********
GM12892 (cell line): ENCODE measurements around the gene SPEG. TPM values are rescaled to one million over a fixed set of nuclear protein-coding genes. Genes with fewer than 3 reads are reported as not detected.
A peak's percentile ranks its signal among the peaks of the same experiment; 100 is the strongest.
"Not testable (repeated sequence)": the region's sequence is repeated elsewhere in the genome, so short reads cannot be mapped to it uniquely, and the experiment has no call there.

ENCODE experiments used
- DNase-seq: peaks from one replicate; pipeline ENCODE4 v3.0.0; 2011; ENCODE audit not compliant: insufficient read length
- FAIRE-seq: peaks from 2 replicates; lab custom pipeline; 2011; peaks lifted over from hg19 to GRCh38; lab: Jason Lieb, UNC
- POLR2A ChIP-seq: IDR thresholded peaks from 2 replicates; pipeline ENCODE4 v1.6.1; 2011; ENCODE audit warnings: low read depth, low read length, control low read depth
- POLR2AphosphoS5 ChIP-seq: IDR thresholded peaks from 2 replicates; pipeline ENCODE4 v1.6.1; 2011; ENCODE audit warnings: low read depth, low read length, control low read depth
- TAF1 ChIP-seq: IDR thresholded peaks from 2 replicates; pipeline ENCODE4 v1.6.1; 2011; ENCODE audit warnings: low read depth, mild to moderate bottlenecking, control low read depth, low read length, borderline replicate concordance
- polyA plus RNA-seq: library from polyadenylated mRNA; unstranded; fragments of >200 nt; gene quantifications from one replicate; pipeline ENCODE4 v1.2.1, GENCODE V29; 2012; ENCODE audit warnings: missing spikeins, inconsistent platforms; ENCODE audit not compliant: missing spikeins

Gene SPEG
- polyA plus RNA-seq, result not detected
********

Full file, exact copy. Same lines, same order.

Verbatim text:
GM12892 (cell line): ENCODE measurements around the gene SPEG. TPM values are rescaled to one million over a fixed set of nuclear protein-coding genes. Genes with fewer than 3 reads are reported as not detected.
A peak's percentile ranks its signal among the peaks of the same experiment; 100 is the strongest.
"Not testable (repeated sequence)": the region's sequence is repeated elsewhere in the genome, so short reads cannot be mapped to it uniquely, and the experiment has no call there.

ENCODE experiments used
- DNase-seq: peaks from one replicate; pipeline ENCODE4 v3.0.0; 2011; ENCODE audit not compliant: insufficient read length
- FAIRE-seq: peaks from 2 replicates; lab custom pipeline; 2011; peaks lifted over from hg19 to GRCh38; lab: Jason Lieb, UNC
- POLR2A ChIP-seq: IDR thresholded peaks from 2 replicates; pipeline ENCODE4 v1.6.1; 2011; ENCODE audit warnings: low read depth, low read length, control low read depth
- POLR2AphosphoS5 ChIP-seq: IDR thresholded peaks from 2 replicates; pipeline ENCODE4 v1.6.1; 2011; ENCODE audit warnings: low read depth, low read length, control low read depth
- TAF1 ChIP-seq: IDR thresholded peaks from 2 replicates; pipeline ENCODE4 v1.6.1; 2011; ENCODE audit warnings: low read depth, mild to moderate bottlenecking, control low read depth, low read length, borderline replicate concordance
- polyA plus RNA-seq: library from polyadenylated mRNA; unstranded; fragments of >200 nt; gene quantifications from one replicate; pipeline ENCODE4 v1.2.1, GENCODE V29; 2012; ENCODE audit warnings: missing spikeins, inconsistent platforms; ENCODE audit not compliant: missing spikeins

Gene SPEG
- polyA plus RNA-seq, result not detected